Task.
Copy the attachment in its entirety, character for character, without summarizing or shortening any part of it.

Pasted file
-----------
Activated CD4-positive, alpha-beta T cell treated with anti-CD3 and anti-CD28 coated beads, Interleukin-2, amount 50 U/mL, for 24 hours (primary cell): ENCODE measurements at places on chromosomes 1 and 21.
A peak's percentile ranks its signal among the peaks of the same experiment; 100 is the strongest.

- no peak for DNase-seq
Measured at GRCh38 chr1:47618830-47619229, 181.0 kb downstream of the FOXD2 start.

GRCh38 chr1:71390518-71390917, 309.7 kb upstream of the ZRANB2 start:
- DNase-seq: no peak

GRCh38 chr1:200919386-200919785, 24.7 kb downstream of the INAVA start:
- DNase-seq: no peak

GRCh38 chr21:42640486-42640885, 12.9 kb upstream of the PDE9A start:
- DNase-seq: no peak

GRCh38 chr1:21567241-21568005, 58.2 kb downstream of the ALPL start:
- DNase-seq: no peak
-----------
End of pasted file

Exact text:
Activated CD4-positive, alpha-beta T cell treated with anti-CD3 and anti-CD28 coated beads, Interleukin-2, amount 50 U/mL, for 24 hours (primary cell): ENCODE measurements at places on chromosomes 1 and 21.
A peak's percentile ranks its signal among the peaks of the same experiment; 100 is the strongest.

- no peak for DNase-seq
Measured at GRCh38 chr1:47618830-47619229, 181.0 kb downstream of the FOXD2 start.

GRCh38 chr1:71390518-71390917, 309.7 kb upstream of the ZRANB2 start:
- DNase-seq: no peak

GRCh38 chr1:200919386-200919785, 24.7 kb downstream of the INAVA start:
- DNase-seq: no peak

GRCh38 chr21:42640486-42640885, 12.9 kb upstream of the PDE9A start:
- DNase-seq: no peak

GRCh38 chr1:21567241-21568005, 58.2 kb downstream of the ALPL start:
- DNase-seq: no peak